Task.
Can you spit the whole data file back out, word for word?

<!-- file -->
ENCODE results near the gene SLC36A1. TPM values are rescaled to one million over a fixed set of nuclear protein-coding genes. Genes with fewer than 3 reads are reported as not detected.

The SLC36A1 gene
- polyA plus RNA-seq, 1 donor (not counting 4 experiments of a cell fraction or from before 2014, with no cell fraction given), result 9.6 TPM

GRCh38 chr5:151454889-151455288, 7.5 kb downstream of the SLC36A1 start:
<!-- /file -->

ENCODE results near the gene SLC36A1. TPM values are rescaled to one million over a fixed set of nuclear protein-coding genes. Genes with fewer than 3 reads are reported as not detected.

The SLC36A1 gene
- polyA plus RNA-seq, 1 donor (not counting 4 experiments of a cell fraction or from before 2014, with no cell fraction given), result 9.6 TPM

GRCh38 chr5:151454889-151455288, 7.5 kb downstream of the SLC36A1 start: